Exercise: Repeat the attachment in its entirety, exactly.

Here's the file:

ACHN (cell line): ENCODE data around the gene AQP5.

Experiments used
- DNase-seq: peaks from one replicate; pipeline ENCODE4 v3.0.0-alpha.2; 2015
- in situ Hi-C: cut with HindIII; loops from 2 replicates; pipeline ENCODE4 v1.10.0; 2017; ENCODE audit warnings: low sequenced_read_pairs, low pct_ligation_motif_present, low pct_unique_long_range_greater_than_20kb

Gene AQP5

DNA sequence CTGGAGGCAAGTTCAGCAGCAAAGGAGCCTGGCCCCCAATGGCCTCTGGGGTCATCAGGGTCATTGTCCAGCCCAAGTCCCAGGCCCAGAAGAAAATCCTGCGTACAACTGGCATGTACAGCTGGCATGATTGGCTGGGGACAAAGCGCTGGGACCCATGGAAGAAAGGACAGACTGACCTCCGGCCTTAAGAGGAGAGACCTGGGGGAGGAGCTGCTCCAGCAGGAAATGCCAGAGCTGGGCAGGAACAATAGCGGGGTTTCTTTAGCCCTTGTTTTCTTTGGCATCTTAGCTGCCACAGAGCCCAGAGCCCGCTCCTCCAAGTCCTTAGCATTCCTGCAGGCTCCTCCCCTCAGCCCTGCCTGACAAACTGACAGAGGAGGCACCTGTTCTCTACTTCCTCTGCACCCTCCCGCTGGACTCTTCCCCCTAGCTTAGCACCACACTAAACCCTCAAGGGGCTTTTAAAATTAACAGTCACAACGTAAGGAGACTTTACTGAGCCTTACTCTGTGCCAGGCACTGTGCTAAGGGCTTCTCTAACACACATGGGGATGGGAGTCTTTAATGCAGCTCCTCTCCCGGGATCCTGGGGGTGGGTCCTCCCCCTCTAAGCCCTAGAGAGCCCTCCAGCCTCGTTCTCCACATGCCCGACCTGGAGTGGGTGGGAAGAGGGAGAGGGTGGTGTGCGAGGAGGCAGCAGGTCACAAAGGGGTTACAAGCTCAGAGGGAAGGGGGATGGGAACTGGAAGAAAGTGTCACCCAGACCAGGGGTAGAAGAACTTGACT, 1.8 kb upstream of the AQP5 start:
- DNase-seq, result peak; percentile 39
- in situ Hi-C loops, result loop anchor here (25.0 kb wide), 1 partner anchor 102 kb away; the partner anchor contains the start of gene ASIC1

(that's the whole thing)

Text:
ACHN (cell line): ENCODE data around the gene AQP5.

Experiments used
- DNase-seq: peaks from one replicate; pipeline ENCODE4 v3.0.0-alpha.2; 2015
- in situ Hi-C: cut with HindIII; loops from 2 replicates; pipeline ENCODE4 v1.10.0; 2017; ENCODE audit warnings: low sequenced_read_pairs, low pct_ligation_motif_present, low pct_unique_long_range_greater_than_20kb

Gene AQP5

DNA sequence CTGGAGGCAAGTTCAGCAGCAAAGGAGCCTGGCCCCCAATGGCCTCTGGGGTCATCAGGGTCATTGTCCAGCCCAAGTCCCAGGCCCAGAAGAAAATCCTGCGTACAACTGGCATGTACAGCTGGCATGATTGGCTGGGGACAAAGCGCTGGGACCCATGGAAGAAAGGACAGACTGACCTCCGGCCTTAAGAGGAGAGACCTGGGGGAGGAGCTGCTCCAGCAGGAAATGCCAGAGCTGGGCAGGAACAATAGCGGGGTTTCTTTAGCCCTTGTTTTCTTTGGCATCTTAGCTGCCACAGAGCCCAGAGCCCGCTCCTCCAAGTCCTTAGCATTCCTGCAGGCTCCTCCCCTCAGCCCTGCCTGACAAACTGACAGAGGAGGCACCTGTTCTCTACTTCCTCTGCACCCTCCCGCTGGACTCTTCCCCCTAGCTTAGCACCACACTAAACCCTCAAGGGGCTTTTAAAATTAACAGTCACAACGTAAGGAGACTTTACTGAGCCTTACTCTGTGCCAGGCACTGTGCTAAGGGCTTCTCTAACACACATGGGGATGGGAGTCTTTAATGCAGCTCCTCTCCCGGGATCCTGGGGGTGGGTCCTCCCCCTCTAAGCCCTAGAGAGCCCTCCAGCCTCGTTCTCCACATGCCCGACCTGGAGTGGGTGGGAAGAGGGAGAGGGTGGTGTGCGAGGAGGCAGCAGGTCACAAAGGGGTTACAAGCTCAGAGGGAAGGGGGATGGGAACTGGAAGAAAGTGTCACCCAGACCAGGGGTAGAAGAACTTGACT, 1.8 kb upstream of the AQP5 start:
- DNase-seq, result peak; percentile 39
- in situ Hi-C loops, result loop anchor here (25.0 kb wide), 1 partner anchor 102 kb away; the partner anchor contains the start of gene ASIC1